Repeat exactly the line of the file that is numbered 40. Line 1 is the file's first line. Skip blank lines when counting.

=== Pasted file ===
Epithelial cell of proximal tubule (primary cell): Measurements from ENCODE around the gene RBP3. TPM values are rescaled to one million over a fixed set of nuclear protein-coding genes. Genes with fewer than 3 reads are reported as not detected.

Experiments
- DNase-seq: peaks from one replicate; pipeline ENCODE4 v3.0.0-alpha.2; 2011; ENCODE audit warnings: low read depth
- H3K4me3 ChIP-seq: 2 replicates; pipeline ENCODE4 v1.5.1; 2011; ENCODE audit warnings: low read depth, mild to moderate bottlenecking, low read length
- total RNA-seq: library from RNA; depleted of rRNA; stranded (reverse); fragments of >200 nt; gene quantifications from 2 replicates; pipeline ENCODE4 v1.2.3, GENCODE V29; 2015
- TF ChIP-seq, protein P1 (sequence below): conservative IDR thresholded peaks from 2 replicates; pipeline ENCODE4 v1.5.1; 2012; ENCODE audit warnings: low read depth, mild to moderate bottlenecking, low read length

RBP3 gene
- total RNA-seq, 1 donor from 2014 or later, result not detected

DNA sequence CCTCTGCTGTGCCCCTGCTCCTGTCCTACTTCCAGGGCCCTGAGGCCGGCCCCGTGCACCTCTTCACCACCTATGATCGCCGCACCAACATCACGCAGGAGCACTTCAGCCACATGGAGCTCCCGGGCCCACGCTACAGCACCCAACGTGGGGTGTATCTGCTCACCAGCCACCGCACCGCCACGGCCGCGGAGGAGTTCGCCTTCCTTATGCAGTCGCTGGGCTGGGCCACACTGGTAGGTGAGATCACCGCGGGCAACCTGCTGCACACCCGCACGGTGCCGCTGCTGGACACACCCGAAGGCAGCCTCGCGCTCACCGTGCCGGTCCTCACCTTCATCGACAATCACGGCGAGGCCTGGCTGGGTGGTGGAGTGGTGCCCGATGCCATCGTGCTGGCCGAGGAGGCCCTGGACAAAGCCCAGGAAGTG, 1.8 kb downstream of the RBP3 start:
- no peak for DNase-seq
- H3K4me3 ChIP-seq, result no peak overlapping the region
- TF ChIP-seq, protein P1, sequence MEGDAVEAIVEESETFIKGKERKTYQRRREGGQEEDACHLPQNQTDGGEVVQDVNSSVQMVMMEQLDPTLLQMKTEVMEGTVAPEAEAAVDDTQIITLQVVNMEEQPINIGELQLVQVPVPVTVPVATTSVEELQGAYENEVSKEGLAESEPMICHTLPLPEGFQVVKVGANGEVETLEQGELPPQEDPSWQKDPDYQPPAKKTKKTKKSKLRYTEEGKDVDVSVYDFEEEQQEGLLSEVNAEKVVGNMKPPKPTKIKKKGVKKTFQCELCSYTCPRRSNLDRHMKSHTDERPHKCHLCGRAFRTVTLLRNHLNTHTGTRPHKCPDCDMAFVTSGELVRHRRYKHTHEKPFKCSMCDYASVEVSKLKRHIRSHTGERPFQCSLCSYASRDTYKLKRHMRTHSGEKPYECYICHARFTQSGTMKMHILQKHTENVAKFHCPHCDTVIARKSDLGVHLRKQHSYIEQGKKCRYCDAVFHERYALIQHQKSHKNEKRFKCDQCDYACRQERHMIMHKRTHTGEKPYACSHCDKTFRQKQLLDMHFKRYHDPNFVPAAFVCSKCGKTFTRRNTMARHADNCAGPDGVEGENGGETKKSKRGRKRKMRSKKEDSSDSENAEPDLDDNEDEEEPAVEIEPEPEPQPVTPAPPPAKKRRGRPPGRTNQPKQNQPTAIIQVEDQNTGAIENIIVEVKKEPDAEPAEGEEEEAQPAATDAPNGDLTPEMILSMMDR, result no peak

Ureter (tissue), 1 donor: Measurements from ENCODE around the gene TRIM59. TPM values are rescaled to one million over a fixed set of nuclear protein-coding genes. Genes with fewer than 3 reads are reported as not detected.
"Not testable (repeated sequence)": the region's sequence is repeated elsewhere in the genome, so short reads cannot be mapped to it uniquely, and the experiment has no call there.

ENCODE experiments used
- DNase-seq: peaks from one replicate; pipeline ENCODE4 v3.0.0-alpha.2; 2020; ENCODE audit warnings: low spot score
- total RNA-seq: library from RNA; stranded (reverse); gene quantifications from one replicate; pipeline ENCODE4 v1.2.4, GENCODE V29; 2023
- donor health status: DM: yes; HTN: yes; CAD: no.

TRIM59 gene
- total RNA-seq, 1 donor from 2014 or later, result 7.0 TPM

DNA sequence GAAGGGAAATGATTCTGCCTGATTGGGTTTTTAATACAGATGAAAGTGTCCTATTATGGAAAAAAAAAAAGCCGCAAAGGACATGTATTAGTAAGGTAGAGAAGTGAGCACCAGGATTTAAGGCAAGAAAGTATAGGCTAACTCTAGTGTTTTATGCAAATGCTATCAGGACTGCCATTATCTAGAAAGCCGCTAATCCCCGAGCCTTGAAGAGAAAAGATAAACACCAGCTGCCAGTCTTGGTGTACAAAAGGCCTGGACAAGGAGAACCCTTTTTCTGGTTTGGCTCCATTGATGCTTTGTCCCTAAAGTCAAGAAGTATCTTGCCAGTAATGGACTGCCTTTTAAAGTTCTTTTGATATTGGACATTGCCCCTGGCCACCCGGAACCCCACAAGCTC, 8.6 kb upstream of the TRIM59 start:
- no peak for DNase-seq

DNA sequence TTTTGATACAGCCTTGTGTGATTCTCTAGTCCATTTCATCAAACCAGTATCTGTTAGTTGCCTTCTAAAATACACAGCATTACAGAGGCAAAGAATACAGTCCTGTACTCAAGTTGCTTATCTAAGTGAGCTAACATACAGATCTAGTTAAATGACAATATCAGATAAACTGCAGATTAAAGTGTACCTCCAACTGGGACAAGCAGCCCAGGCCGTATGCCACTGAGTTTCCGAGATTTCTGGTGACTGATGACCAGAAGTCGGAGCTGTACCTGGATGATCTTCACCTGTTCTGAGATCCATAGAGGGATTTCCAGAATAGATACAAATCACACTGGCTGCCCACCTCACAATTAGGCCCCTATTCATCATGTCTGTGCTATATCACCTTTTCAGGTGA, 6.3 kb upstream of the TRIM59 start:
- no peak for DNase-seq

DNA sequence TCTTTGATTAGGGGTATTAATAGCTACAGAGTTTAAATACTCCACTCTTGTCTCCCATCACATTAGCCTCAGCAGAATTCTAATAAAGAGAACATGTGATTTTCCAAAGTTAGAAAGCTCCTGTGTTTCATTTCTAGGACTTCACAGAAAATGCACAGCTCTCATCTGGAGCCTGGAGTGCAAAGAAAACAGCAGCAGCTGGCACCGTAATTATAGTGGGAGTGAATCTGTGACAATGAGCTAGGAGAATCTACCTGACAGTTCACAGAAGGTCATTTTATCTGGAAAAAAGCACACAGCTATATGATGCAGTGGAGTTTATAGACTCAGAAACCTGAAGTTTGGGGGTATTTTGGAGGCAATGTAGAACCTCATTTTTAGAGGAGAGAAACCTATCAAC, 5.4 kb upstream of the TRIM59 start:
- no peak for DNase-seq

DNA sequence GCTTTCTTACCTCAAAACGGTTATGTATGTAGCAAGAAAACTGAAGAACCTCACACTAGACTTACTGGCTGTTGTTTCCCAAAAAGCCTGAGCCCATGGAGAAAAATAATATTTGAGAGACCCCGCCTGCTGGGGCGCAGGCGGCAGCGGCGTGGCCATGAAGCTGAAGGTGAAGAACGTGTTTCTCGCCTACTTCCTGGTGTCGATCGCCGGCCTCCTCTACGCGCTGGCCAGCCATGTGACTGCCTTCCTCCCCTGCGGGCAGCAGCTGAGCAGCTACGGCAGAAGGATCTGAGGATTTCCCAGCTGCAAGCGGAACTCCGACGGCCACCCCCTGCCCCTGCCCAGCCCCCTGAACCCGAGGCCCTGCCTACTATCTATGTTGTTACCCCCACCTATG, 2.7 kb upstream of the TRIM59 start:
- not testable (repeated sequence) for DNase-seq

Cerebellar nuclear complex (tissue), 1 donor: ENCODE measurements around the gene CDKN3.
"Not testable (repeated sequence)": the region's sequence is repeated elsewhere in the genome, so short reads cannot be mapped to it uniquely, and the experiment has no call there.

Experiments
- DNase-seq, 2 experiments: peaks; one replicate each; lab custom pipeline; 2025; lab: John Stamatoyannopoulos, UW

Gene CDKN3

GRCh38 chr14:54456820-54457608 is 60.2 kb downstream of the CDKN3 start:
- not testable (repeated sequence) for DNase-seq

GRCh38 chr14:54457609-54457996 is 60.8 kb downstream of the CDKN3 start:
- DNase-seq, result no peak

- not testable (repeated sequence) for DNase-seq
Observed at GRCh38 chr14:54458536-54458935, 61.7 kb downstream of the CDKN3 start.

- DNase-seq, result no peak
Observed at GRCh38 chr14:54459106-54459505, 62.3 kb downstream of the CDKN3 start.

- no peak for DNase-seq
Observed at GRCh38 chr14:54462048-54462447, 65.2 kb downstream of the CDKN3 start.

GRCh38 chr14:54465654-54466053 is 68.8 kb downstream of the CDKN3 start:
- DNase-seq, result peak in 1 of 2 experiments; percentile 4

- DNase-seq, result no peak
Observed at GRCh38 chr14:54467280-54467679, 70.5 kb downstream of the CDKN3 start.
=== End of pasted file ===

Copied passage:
- DNase-seq, result no peak